I feel so humbled by how she has weathered this whole scenario and my heart aches for all she has been through with him. I don’t think anyone can appreciate the level of exhaustion and stress seen when a long illness puts their partner into the caregiving role.
It is so important for caregivers to have time away from the situation. Without it their physical and mental status is at risk. It is a blessing when help can be afforded but in some cases that is not possible.
Most people just keep going and hate to ask for help. Frequently there are friends, neighbors, church members or others who would be willing to sit for a while with the ill person. When they do it is important for the caregiver to do something for themselves…..meet friends for lunch, go outdoors away from home, or whatever rejuvenates them. Too often they take that time for errands and tasks that must be done. This may be necessary but even a short while doing something they love will help.
If you know someone who is a caregiver take the time to offer help. Be specific. Tell them you can sit for them or run errands or, if they can, take them out. Caregivers need all the help we can give. It is so easy to continue with our own agenda but remember those who have no time for themselves.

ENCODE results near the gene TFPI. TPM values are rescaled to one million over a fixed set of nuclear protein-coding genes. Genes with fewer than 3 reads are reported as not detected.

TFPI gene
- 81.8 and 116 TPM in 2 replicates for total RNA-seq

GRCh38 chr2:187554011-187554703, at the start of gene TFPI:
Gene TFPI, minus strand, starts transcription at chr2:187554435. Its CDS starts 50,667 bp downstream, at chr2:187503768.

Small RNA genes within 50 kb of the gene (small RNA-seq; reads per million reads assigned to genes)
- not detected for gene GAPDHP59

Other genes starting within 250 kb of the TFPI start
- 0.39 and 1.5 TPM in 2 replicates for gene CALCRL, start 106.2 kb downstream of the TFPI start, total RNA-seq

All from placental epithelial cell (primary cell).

I was reading an old journal of mine today and come across the statement “Labeling is easier than compassion.” I don’t know if this thought is mine or a quote so forgive me if I err.
It is so easy to label people. It is also easy to make snap judgments about who they are. How many times have I met someone and “assumed” what strata of society they come from or their level of schooling or intelligence. How often I have been wrong.
My son, when a teen, worked at a golf course’s shop. A man came in browsing. He was dressed in somewhat crumpled clothing and sported a battered hat. Fortunately for him my son just took it in stride and sold the man the things he wanted. Later someone told him the mas was Sam Walton…the founder of Walmart. How easy it would have been to think the man didn’t have the money to buy anything.